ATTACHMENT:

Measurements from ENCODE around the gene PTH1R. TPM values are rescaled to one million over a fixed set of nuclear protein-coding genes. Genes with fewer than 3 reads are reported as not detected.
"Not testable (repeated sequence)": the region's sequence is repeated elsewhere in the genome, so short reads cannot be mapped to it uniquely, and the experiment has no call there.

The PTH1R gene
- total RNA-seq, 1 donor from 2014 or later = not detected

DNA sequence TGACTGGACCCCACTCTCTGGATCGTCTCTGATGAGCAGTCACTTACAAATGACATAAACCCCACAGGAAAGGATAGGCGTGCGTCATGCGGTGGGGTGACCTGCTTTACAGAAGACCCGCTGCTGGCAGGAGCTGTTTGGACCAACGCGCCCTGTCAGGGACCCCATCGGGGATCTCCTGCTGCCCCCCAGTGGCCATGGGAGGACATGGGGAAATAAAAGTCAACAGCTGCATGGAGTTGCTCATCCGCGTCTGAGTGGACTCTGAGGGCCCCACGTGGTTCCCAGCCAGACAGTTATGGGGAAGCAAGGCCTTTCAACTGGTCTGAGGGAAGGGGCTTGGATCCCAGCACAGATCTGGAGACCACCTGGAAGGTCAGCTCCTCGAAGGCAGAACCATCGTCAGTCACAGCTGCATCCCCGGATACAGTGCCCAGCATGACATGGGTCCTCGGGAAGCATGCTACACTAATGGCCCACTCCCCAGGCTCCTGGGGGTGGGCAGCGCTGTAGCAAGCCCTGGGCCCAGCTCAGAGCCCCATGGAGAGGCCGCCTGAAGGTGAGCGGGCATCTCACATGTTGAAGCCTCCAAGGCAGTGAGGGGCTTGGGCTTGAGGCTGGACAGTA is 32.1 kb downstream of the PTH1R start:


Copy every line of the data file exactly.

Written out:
Measurements from ENCODE around the gene PTH1R. TPM values are rescaled to one million over a fixed set of nuclear protein-coding genes. Genes with fewer than 3 reads are reported as not detected.
"Not testable (repeated sequence)": the region's sequence is repeated elsewhere in the genome, so short reads cannot be mapped to it uniquely, and the experiment has no call there.

The PTH1R gene
- total RNA-seq, 1 donor from 2014 or later = not detected

DNA sequence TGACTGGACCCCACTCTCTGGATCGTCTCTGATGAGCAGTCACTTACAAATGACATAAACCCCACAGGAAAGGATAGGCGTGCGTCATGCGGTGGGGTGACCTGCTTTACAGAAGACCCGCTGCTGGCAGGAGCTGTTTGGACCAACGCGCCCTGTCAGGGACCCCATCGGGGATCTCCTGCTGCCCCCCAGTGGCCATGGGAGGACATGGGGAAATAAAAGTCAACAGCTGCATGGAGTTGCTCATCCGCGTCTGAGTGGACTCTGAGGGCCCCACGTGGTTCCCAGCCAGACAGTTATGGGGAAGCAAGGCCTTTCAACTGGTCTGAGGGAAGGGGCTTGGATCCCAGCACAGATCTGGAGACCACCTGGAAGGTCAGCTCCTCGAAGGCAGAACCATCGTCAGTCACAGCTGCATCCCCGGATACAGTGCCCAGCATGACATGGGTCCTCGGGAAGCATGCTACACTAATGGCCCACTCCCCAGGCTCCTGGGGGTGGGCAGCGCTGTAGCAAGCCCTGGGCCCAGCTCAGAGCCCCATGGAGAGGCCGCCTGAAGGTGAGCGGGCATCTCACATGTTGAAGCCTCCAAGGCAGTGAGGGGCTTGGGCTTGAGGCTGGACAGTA is 32.1 kb downstream of the PTH1R start: